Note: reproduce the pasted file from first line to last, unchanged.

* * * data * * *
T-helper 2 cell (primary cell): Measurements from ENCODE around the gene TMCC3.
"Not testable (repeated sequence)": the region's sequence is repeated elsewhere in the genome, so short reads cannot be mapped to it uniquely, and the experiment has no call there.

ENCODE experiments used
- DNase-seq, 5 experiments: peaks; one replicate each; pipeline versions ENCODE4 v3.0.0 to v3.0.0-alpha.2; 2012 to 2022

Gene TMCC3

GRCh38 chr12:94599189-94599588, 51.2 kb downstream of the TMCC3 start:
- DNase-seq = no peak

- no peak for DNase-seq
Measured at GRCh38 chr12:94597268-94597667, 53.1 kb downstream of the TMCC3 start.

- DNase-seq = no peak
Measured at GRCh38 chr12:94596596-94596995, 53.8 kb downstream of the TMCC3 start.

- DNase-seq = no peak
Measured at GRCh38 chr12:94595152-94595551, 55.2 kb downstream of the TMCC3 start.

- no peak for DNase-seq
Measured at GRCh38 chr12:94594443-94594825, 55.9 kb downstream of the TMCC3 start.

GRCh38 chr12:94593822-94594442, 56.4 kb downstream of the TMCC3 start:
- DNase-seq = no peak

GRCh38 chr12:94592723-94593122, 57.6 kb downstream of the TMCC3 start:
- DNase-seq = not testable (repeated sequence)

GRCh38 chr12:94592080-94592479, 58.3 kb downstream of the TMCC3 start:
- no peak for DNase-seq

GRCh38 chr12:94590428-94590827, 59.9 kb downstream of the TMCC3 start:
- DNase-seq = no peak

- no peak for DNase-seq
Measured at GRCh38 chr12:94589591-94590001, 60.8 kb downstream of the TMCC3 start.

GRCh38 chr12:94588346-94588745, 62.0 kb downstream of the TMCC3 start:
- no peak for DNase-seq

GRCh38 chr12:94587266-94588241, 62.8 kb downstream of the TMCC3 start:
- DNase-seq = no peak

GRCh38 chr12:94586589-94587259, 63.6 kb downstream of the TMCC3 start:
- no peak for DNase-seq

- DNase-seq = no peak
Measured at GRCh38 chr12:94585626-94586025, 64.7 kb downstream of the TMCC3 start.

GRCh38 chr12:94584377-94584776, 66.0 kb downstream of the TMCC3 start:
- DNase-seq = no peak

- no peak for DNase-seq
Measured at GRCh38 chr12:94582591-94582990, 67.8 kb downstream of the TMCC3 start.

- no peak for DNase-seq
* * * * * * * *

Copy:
T-helper 2 cell (primary cell): Measurements from ENCODE around the gene TMCC3.
"Not testable (repeated sequence)": the region's sequence is repeated elsewhere in the genome, so short reads cannot be mapped to it uniquely, and the experiment has no call there.

ENCODE experiments used
- DNase-seq, 5 experiments: peaks; one replicate each; pipeline versions ENCODE4 v3.0.0 to v3.0.0-alpha.2; 2012 to 2022

Gene TMCC3

GRCh38 chr12:94599189-94599588, 51.2 kb downstream of the TMCC3 start:
- DNase-seq = no peak

- no peak for DNase-seq
Measured at GRCh38 chr12:94597268-94597667, 53.1 kb downstream of the TMCC3 start.

- DNase-seq = no peak
Measured at GRCh38 chr12:94596596-94596995, 53.8 kb downstream of the TMCC3 start.

- DNase-seq = no peak
Measured at GRCh38 chr12:94595152-94595551, 55.2 kb downstream of the TMCC3 start.

- no peak for DNase-seq
Measured at GRCh38 chr12:94594443-94594825, 55.9 kb downstream of the TMCC3 start.

GRCh38 chr12:94593822-94594442, 56.4 kb downstream of the TMCC3 start:
- DNase-seq = no peak

GRCh38 chr12:94592723-94593122, 57.6 kb downstream of the TMCC3 start:
- DNase-seq = not testable (repeated sequence)

GRCh38 chr12:94592080-94592479, 58.3 kb downstream of the TMCC3 start:
- no peak for DNase-seq

GRCh38 chr12:94590428-94590827, 59.9 kb downstream of the TMCC3 start:
- DNase-seq = no peak

- no peak for DNase-seq
Measured at GRCh38 chr12:94589591-94590001, 60.8 kb downstream of the TMCC3 start.

GRCh38 chr12:94588346-94588745, 62.0 kb downstream of the TMCC3 start:
- no peak for DNase-seq

GRCh38 chr12:94587266-94588241, 62.8 kb downstream of the TMCC3 start:
- DNase-seq = no peak

GRCh38 chr12:94586589-94587259, 63.6 kb downstream of the TMCC3 start:
- no peak for DNase-seq

- DNase-seq = no peak
Measured at GRCh38 chr12:94585626-94586025, 64.7 kb downstream of the TMCC3 start.

GRCh38 chr12:94584377-94584776, 66.0 kb downstream of the TMCC3 start:
- DNase-seq = no peak

- no peak for DNase-seq
Measured at GRCh38 chr12:94582591-94582990, 67.8 kb downstream of the TMCC3 start.

- no peak for DNase-seq